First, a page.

The court finds that the recorded instrument does not satisfy the stringent standards set forth in Manley. Specifically, Manley requires that, in order to overcome a record title, one relying upon an oral agreement of sale or exchange must present evidence “direct, positive, express and unambiguous, [which] expressly [defines] all the terms and conditions of the contract and leaves nothing to guesswork or subject to misinterpretation.” Manley, 238 Pa. Super. at 305, 357 A.2d at 645-46. Furthermore, Manley requires a stricter application, including a face-to-face meeting of the parties, of the aforestated standard when the purported agreement was between family members as in the instant case. Id. at 306-307. Lastly, a litigant must establish with particularity every element of their claim including the boundaries, the exact amount of consideration, and the existence of notorious and exclusive possession. Id. at 306-307. The evidence and testimony in the instance case are clearly unable to satisfy these aforementioned standards; therefore, the contested land was not conveyed from plaintiff to defendants pursuant to the standards enumerated in Manley.

Husband has contended that that the plaintiff committed an act, or acts, of fraud in her dealings with the de*112fendants regarding the contested property. Fraud comprises “anything calculated to deceive, whether by single act or combination . . . [I]t is any artifice by which a person is deceived to his disadvantage.” Reichert Estate, 356 Pa. 269, 274, 51 A.2d 615, 617 (1947). Furthermore, the court has broad power to undo the effects of fraud, as stated in a long-standing Superior Court decision: “[FJraud vitiates everything that it touches, and an allegation of fraud coupled with a prayer for an appropriate and characteristic equitable remedy always calls forth the powers of the chancery court.” Fishel v. McDonald, 163 Pa. Super. 251, 254, 60 A.2d 820, 822 (1948).

This court finds that the award in this case was not based upon fraud. The record, as accepted by this court, indicates that plaintiff intended to convey the property referred to in the affidavit and later changed her mind.

The court can find no basis to support the inference that the plaintiff intended to deceive defendants from the inception of the purported conveyance.

Husband has also raised a breach of contract claim in this dispute. The formation of a contract requires offer, an acceptance of that offer and an exchange of consideration. Hartman v. Baker, 766 A.2d 347 (Pa. Super. 2000), appeal denied, 564 Pa. 712, 764 A.2d 1070 (2000). Furthermore, “[t]o form a valid contract, all of the essential elements, including consideration, must exist.” SKF USA Inc. v. W.C.A.B. (Smalls), 714 A.2d 496, 500 (Pa. Commw. 1998), citing PennDOT v. First Pennsylvania Bank, 77 Pa. Commw. 551, 466 A.2d 753 (1983). “Consideration exists where there is a bargained-for exchange by the parties to the contract.” SKF USA Inc., 714 A.2d at 500; First Pennsylvania Bank, 77 Pa. Commw. 551, 466 A.2d 753. A claim alleging breach of *113contract must establish that: (1) a contract, in fact, existed; (2) a breach of duty regarding one of the terms in the contract occurred; and (3) the resultant damages from the breach. Kane v. State Farm Fire and Casualty Co., 841 A.2d 1038 (Pa. Super. 2003); Presbyterian Medical Center v. Budd, 832 A.2d 1066, 1070 (Pa. Super. 2003).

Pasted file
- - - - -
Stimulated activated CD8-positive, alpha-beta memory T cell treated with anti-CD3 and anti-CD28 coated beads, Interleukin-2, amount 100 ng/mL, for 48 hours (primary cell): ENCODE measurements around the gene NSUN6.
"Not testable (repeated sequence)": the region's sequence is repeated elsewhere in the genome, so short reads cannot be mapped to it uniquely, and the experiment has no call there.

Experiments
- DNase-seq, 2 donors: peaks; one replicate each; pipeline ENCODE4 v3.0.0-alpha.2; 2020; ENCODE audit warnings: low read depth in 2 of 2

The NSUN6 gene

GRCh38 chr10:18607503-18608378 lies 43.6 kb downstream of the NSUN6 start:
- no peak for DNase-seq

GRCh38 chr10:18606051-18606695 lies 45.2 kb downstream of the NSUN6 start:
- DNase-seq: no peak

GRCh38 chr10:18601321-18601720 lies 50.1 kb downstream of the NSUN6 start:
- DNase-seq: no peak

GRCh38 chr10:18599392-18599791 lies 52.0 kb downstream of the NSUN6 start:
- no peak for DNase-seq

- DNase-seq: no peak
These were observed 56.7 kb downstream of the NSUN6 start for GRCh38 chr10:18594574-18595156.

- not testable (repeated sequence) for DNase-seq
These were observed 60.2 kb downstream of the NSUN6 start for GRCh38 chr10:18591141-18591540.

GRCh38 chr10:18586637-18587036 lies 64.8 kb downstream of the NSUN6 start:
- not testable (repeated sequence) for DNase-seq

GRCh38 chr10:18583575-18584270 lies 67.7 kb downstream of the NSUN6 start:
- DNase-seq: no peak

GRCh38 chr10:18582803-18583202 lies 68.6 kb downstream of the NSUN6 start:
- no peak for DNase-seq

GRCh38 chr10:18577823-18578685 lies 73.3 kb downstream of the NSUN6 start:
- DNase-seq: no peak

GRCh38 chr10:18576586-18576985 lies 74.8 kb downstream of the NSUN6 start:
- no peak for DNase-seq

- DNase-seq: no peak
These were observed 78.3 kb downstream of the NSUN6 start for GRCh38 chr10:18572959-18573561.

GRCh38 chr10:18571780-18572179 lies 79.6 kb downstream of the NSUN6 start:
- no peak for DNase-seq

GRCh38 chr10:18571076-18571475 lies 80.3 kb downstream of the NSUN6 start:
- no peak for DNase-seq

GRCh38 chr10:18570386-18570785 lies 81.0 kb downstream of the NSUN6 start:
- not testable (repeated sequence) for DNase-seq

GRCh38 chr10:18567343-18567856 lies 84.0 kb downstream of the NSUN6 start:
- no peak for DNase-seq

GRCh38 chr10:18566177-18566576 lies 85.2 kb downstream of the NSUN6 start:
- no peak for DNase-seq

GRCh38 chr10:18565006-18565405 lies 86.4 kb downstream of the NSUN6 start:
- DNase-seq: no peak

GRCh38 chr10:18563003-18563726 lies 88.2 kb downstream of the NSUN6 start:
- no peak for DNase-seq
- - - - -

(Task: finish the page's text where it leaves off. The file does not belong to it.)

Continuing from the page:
This court finds the award in this case was not based upon Husband’s breach of contract claim. Specifically, this court fails to find the existence of a contract between the parties. The purported transaction was to have been a gift from plaintiff to defendants, for which defendants had tendered no form of consideration; therefore, any agreement between the parties could not have amounted to a contract. See Hartman, 766 A.2d 347; see also, SKF USA Inc., 714 A.2d at 500; First Pennsylvania Bank, 77 Pa. Commw. 551, 466 A.2d 753.

Husband has averred that he is entitled to restitution under a theory that plaintiff was unjustly enriched by Husband’s “improvements” to the contested property. In discussing the requirements of the doctrine of unjust enrichment, our Commonwealth’s Supreme Court has stated: “[a] person who has been unjustly enriched at the expense of another must make restitution to the other.” Binns v. First National Bank of California, Pennsylvania, 367 Pa. 359, 372, 80 A.2d 768, 775 (1951) (quoting Restatement (First) of Restitution §1 (1937)). The Supreme Court has gone on to state that “it has long been held in this Commonwealth that the doctrine of unjust enrichment is inapplicable when the relationship between parties is founded upon a written agreement or express contract, regardless of how ‘harsh the provisions of such contracts may seem in the light of subsequent happen*114ings.’” Wilson Area School District v. Skepton, 586 Pa. 513, 520, 895 A.2d 1250, 1254 (2006); see also, Third National & Trust Company of Scranton v. Lehigh Valley Coal Company, 353 Pa. 185, 193, 44 A.2d 571, 574 (1945); see also, Schott v. Westinghouse Electric Corporation, 436 Pa. 279, 290, 259 A.2d 443, 448 (1969); Wingert v. T.W. Phillips Gas & Oil Company, 398 Pa. 100, 105, 157 A.2d 92, 94 (1959). Specifically, “[The doctrine of unjust enrichment] applies only to situations where there is no legal contract.” Durham Terrace Inc. v. Hellertown Borough Authority, 394 Pa. 623, 148 A.2d 899, 904 (1959). The test for whether to apply this doctrine is as follows: